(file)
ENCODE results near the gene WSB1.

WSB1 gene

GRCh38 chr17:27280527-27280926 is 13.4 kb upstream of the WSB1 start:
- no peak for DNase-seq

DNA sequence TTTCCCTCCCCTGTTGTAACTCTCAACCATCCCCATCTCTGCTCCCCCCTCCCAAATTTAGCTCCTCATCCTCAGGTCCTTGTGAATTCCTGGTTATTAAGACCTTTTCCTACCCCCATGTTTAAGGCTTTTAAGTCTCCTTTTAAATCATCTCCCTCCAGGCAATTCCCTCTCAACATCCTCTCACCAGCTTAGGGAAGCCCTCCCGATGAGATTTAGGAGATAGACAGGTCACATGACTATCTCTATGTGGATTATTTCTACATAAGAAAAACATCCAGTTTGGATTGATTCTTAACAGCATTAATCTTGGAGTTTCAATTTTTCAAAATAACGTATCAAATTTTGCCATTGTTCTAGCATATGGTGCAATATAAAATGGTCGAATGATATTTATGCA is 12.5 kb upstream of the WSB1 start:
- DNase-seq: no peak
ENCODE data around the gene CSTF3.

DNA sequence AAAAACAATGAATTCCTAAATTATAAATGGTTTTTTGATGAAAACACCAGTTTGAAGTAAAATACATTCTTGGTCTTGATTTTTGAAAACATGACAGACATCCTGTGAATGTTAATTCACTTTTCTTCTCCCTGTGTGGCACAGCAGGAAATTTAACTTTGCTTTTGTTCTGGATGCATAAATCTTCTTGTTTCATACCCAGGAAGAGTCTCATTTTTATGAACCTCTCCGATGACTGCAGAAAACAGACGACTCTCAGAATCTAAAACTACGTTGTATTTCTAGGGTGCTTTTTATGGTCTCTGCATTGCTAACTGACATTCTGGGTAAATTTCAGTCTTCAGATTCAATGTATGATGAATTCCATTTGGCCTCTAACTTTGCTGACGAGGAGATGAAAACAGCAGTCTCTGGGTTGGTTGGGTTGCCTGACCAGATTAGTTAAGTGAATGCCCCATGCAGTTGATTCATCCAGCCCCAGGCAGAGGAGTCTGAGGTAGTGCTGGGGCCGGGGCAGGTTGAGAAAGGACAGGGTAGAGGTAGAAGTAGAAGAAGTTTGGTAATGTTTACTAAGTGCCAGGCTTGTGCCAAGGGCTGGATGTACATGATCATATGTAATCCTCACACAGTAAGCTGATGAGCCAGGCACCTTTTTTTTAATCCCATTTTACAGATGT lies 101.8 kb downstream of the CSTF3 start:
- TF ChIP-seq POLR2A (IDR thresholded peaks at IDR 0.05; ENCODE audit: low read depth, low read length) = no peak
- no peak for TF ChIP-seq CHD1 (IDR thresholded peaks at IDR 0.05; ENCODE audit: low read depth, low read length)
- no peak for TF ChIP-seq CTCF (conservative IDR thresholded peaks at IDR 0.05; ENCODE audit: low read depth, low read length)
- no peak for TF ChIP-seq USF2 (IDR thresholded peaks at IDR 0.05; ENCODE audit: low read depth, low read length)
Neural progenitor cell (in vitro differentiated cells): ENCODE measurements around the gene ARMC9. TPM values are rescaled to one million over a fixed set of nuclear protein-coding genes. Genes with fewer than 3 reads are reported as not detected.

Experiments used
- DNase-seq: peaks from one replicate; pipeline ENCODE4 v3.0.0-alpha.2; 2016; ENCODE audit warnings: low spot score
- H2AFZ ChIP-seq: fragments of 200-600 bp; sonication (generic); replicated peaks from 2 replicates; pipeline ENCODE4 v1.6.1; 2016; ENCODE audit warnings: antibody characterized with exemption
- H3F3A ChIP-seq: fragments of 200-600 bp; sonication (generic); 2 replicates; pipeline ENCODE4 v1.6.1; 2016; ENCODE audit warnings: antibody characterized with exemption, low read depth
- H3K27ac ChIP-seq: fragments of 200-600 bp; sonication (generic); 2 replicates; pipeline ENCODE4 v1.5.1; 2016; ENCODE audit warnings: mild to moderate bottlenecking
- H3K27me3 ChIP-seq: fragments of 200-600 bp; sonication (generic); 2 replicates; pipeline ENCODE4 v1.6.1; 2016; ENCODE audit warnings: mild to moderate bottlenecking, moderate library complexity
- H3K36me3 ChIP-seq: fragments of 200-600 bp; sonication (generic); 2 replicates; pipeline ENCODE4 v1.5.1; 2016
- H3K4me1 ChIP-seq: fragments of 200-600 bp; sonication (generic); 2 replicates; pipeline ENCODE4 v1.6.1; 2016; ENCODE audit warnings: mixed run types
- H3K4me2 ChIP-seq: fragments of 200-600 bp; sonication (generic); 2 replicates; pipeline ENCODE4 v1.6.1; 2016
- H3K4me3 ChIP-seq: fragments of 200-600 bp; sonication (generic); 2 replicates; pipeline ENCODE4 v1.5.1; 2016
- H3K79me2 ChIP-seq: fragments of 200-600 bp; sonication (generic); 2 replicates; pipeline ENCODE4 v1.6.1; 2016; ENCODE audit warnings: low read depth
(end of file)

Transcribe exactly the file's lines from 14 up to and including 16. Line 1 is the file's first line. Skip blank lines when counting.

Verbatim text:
Experiments used
- DNase-seq: peaks from one replicate; pipeline ENCODE4 v3.0.0-alpha.2; 2016; ENCODE audit warnings: low spot score
- H2AFZ ChIP-seq: fragments of 200-600 bp; sonication (generic); replicated peaks from 2 replicates; pipeline ENCODE4 v1.6.1; 2016; ENCODE audit warnings: antibody characterized with exemption